Oklahoma State Wildlife Action Plan

By the Association of Fish and Wildlife Agencies

Oklahoma's Wildlife Action Plan is a guide and planning resource that applies a habitat-based approach to conserving the state's 240 priority wildlife species.

The document divides the state into six ecoregions and 22 habitat types. It covers important conservation issues, recommends conservation actions, and identifies potential conservation partners in each region. By focusing on the health of Oklahoma’s natural areas, actions may benefit multiple wildlife species before their populations become more rare and more costly to protect.

Management

Nearly 97 percent of Oklahoma’s landscape is privately owned. A key component for successful wildlife conservation lies in partnerships between landowners and conservation agencies.

Wildlife Highlights

Existing native habitats support locally healthy populations of migrating shorebirds and songbirds, such as Oklahoma’s state bird, the Scissor-tailed Flycatcher. The eastern forests of Oklahoma support rich communities of songbirds, salamanders and bats. Oklahoma’s rivers support an impressive diversity of fish and freshwater mussels unique to eastern regions of the country. In the prairies of western Oklahoma, globally rare species are found, such as the Texas Horned Lizard, Loggerhead Shrike, Swift Fox and other prairie icons like the Black-tailed Prairie Dog, Long-billed Curlew and Lesser Prairie Chicken.

Primary Challenges to Conserving Wildlife in Oklahoma

Oklahoma’s Wildlife Action Plan reveals five recurring conservation issues:

Information Gaps

Inadequate information exists in Oklahoma about the historic distributions, acreages or population sizes of most habitats/communities; there is incomplete information regarding the current acreage, condition and distribution of these communities, as well as incomplete information about many of the rare species within them.

Habitat conversions

Large percentages of local prairies, woodlands and bottomland forest landscapes have been converted to crop fields or to pastures of non-native grasses such as Bermuda and tall fescue. In some areas, forests and woodlands of diverse structure and species composition have been converted to even-age forests or pine plantations.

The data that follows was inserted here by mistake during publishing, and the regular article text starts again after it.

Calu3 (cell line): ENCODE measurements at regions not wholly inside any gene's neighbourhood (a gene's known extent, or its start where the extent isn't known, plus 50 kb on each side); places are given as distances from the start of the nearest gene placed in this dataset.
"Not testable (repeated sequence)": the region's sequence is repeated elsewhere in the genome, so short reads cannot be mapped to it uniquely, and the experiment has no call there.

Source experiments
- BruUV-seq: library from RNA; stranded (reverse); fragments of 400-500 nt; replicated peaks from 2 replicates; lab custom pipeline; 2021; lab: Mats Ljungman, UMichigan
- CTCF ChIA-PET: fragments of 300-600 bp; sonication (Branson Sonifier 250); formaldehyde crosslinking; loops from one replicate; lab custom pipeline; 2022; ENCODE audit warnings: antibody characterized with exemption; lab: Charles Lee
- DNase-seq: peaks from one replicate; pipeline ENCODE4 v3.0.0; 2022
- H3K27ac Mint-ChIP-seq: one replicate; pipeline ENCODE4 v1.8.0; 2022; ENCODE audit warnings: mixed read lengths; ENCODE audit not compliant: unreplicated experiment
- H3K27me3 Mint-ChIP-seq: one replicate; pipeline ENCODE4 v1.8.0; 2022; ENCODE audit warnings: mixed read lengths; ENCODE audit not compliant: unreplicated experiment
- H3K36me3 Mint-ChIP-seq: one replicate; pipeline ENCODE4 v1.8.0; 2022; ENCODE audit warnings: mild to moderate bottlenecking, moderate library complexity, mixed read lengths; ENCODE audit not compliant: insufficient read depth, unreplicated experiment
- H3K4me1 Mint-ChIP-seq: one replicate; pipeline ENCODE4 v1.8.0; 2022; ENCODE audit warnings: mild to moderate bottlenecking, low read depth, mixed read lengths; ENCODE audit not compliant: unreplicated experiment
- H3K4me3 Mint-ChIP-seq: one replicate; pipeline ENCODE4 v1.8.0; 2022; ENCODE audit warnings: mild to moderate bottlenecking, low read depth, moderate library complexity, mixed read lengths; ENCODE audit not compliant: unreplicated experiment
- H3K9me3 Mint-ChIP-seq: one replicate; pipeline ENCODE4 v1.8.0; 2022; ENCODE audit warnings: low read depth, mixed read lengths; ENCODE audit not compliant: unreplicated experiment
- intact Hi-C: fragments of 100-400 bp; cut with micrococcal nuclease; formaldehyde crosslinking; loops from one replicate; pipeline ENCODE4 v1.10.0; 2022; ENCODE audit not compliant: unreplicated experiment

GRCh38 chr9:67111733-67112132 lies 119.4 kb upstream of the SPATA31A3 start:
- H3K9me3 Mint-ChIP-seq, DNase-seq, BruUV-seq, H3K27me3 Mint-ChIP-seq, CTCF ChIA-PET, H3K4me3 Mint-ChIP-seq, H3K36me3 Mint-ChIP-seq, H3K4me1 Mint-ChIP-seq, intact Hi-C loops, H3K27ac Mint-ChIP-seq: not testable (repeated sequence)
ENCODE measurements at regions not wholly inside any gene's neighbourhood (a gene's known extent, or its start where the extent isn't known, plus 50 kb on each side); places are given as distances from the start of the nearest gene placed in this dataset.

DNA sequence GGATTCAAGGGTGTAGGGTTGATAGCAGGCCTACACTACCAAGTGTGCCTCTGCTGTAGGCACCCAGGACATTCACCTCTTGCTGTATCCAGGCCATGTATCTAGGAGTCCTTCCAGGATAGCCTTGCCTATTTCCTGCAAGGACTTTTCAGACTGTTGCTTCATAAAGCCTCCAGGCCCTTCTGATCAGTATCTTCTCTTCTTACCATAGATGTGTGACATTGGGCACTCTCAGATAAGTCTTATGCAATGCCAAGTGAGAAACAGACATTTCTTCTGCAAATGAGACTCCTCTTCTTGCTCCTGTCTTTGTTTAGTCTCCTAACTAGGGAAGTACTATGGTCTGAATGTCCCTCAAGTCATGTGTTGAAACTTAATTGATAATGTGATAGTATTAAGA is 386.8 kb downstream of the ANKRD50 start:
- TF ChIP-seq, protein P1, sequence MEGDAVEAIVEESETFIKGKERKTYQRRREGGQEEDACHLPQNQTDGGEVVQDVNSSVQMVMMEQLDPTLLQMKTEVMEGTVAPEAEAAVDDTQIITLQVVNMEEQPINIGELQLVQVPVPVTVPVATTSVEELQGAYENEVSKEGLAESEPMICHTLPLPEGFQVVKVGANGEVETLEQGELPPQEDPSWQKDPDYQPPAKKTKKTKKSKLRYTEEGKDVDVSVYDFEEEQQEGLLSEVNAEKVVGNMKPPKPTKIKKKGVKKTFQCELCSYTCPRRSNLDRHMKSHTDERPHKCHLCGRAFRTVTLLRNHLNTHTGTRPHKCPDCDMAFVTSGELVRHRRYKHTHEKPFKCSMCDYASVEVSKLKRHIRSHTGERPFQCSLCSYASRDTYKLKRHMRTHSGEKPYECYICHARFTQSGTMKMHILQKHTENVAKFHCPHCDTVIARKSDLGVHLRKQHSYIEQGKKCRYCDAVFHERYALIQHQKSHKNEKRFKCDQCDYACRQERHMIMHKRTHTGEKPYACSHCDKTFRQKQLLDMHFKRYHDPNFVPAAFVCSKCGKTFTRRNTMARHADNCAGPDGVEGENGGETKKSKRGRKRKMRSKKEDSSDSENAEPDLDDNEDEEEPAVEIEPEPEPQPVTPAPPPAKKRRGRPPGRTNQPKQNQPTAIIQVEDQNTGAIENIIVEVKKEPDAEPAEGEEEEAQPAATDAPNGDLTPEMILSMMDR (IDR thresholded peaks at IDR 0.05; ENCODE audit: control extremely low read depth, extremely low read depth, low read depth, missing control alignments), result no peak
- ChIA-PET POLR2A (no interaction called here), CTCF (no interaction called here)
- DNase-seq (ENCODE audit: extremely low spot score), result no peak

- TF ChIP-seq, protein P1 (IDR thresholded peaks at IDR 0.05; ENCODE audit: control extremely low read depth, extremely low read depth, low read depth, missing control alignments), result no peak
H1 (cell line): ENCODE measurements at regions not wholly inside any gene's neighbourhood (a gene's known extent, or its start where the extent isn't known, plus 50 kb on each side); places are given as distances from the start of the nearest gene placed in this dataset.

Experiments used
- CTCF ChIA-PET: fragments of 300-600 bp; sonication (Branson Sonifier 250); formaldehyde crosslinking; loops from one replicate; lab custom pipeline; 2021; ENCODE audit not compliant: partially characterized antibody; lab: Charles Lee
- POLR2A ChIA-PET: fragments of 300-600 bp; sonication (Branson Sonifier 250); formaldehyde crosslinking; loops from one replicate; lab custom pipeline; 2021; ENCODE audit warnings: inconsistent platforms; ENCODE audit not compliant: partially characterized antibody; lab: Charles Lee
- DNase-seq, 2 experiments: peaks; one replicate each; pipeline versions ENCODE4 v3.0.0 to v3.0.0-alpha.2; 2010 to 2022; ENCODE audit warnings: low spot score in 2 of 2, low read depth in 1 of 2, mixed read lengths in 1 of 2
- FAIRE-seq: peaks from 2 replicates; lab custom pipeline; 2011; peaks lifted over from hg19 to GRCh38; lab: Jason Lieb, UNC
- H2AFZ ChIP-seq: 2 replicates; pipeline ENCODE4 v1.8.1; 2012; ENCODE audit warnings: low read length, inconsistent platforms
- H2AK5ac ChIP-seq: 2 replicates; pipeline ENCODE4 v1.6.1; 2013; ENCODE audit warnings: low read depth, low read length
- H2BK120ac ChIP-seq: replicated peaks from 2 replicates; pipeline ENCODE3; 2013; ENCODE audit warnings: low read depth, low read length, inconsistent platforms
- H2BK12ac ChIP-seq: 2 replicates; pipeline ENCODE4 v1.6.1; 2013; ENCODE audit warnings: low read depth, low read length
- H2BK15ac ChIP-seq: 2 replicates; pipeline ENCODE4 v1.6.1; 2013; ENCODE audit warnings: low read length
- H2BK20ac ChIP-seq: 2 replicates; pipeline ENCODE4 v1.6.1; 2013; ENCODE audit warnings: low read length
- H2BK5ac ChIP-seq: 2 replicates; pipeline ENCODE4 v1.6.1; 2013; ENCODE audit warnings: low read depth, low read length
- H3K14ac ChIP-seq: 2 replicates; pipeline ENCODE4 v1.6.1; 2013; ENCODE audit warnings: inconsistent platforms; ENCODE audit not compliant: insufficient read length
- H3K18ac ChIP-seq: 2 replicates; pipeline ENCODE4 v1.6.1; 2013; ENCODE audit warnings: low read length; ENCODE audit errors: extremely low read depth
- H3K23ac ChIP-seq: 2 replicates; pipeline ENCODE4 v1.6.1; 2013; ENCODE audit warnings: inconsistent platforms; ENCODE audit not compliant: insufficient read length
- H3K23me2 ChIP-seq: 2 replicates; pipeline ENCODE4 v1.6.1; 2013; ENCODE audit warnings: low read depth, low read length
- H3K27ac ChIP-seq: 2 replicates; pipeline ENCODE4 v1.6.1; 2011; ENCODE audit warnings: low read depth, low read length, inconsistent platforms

Water degradation and flow alteration

Many aquatic and riparian communities have been altered by changes in flow patterns and diminished water quantity as a result of the construction of impoundments and the clearing / development of riparian zones and flood plains. Additionally, increasing human demand for water, both from within and outside of the state, affect these habitats and the wildlife communities they support.

Fire suppression

A reduction in periodic fires has negatively affected woodlands, prairies and shrublands across the state. Tree densities have greatly increased within woodlands, and prairies and shrublands have experienced a dramatic increase in Eastern Redcedar to the point of invasiveness.

Landowner partnerships and education

Greater incentives and more accurate information are needed to encourage private landowners to restore native communities. Farm Bill programs such as the Conservation Reserve Program have failed to restore native communities and have actually increased the planting of non-native and invasive species. Restoration and enhancement of riparian habitats and wetlands has been a difficult sell with landowners. Landowners recognize the need for increased burning, but are faced with liability concerns. In addition, the biological affects of prescribed burning on rare species is still poorly understood by biologists.

 

The Association of Fish and Wildlife Agencies represents all of North America’s fish and wildlife agencies, promotes sound management and conservation, and speaks with a unified voice on important fish and wildlife issues.

 

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